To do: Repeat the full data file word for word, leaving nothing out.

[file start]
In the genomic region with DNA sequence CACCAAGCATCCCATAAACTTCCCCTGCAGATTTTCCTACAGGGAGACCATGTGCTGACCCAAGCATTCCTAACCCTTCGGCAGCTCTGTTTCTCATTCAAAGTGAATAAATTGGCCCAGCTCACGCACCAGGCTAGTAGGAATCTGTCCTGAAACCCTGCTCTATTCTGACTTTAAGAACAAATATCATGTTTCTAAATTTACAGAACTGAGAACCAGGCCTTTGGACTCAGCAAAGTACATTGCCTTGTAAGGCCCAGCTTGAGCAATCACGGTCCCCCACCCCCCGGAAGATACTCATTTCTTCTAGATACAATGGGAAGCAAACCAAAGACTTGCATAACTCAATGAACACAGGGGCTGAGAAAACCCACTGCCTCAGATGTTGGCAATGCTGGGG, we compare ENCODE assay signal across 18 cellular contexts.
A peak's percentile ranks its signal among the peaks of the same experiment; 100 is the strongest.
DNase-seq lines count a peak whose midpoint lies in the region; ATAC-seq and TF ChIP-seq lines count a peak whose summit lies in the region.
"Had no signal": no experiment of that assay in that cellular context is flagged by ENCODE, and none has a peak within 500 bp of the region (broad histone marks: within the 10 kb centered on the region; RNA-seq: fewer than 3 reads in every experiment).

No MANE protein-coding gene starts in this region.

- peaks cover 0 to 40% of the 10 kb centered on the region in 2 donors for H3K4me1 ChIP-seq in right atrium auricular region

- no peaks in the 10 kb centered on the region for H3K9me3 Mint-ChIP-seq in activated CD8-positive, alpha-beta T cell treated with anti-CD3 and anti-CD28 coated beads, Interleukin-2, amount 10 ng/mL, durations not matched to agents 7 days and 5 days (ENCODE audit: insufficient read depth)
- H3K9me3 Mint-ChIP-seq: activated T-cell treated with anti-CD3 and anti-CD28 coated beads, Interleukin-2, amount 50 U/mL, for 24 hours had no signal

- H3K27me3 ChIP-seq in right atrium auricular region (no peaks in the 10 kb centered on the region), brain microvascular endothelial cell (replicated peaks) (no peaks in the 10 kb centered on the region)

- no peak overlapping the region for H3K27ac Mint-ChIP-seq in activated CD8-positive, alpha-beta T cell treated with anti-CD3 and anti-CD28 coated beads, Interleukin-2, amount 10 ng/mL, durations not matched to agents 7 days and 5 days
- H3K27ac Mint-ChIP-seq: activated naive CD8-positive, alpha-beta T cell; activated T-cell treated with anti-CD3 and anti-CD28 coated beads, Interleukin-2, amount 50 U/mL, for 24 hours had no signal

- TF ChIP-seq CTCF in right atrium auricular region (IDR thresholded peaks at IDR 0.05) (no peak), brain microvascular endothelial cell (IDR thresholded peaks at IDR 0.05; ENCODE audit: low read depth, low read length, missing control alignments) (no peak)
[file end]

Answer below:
In the genomic region with DNA sequence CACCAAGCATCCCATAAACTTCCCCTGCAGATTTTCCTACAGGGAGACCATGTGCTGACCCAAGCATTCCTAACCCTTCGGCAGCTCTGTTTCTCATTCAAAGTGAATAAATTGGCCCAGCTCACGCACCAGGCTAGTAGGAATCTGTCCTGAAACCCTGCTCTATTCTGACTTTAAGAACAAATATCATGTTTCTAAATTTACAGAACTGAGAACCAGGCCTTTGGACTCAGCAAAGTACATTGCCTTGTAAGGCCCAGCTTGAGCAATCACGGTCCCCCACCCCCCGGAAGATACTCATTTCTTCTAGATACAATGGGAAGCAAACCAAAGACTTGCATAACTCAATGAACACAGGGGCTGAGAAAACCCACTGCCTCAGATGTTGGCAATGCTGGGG, we compare ENCODE assay signal across 18 cellular contexts.
A peak's percentile ranks its signal among the peaks of the same experiment; 100 is the strongest.
DNase-seq lines count a peak whose midpoint lies in the region; ATAC-seq and TF ChIP-seq lines count a peak whose summit lies in the region.
"Had no signal": no experiment of that assay in that cellular context is flagged by ENCODE, and none has a peak within 500 bp of the region (broad histone marks: within the 10 kb centered on the region; RNA-seq: fewer than 3 reads in every experiment).

No MANE protein-coding gene starts in this region.

- peaks cover 0 to 40% of the 10 kb centered on the region in 2 donors for H3K4me1 ChIP-seq in right atrium auricular region

- no peaks in the 10 kb centered on the region for H3K9me3 Mint-ChIP-seq in activated CD8-positive, alpha-beta T cell treated with anti-CD3 and anti-CD28 coated beads, Interleukin-2, amount 10 ng/mL, durations not matched to agents 7 days and 5 days (ENCODE audit: insufficient read depth)
- H3K9me3 Mint-ChIP-seq: activated T-cell treated with anti-CD3 and anti-CD28 coated beads, Interleukin-2, amount 50 U/mL, for 24 hours had no signal

- H3K27me3 ChIP-seq in right atrium auricular region (no peaks in the 10 kb centered on the region), brain microvascular endothelial cell (replicated peaks) (no peaks in the 10 kb centered on the region)

- no peak overlapping the region for H3K27ac Mint-ChIP-seq in activated CD8-positive, alpha-beta T cell treated with anti-CD3 and anti-CD28 coated beads, Interleukin-2, amount 10 ng/mL, durations not matched to agents 7 days and 5 days
- H3K27ac Mint-ChIP-seq: activated naive CD8-positive, alpha-beta T cell; activated T-cell treated with anti-CD3 and anti-CD28 coated beads, Interleukin-2, amount 50 U/mL, for 24 hours had no signal

- TF ChIP-seq CTCF in right atrium auricular region (IDR thresholded peaks at IDR 0.05) (no peak), brain microvascular endothelial cell (IDR thresholded peaks at IDR 0.05; ENCODE audit: low read depth, low read length, missing control alignments) (no peak)